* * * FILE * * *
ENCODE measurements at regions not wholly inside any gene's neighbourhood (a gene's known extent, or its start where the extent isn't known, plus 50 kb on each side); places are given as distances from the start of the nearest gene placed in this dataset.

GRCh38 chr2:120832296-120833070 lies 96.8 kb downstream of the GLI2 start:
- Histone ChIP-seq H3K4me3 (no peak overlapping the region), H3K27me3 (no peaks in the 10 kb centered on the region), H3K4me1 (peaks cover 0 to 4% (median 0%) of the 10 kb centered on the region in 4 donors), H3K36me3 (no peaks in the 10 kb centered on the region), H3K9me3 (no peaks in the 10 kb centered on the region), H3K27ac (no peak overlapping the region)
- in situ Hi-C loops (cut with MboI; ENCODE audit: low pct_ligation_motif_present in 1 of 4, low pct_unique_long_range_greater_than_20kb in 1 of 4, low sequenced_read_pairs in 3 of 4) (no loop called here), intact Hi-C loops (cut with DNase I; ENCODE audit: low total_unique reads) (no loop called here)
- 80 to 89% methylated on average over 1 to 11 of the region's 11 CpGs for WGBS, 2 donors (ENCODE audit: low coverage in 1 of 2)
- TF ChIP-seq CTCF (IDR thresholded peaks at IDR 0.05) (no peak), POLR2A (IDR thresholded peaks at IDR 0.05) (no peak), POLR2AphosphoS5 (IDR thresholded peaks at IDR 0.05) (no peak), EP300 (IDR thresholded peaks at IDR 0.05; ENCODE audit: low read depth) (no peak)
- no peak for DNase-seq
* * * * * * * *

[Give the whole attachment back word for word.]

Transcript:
ENCODE measurements at regions not wholly inside any gene's neighbourhood (a gene's known extent, or its start where the extent isn't known, plus 50 kb on each side); places are given as distances from the start of the nearest gene placed in this dataset.

GRCh38 chr2:120832296-120833070 lies 96.8 kb downstream of the GLI2 start:
- Histone ChIP-seq H3K4me3 (no peak overlapping the region), H3K27me3 (no peaks in the 10 kb centered on the region), H3K4me1 (peaks cover 0 to 4% (median 0%) of the 10 kb centered on the region in 4 donors), H3K36me3 (no peaks in the 10 kb centered on the region), H3K9me3 (no peaks in the 10 kb centered on the region), H3K27ac (no peak overlapping the region)
- in situ Hi-C loops (cut with MboI; ENCODE audit: low pct_ligation_motif_present in 1 of 4, low pct_unique_long_range_greater_than_20kb in 1 of 4, low sequenced_read_pairs in 3 of 4) (no loop called here), intact Hi-C loops (cut with DNase I; ENCODE audit: low total_unique reads) (no loop called here)
- 80 to 89% methylated on average over 1 to 11 of the region's 11 CpGs for WGBS, 2 donors (ENCODE audit: low coverage in 1 of 2)
- TF ChIP-seq CTCF (IDR thresholded peaks at IDR 0.05) (no peak), POLR2A (IDR thresholded peaks at IDR 0.05) (no peak), POLR2AphosphoS5 (IDR thresholded peaks at IDR 0.05) (no peak), EP300 (IDR thresholded peaks at IDR 0.05; ENCODE audit: low read depth) (no peak)
- no peak for DNase-seq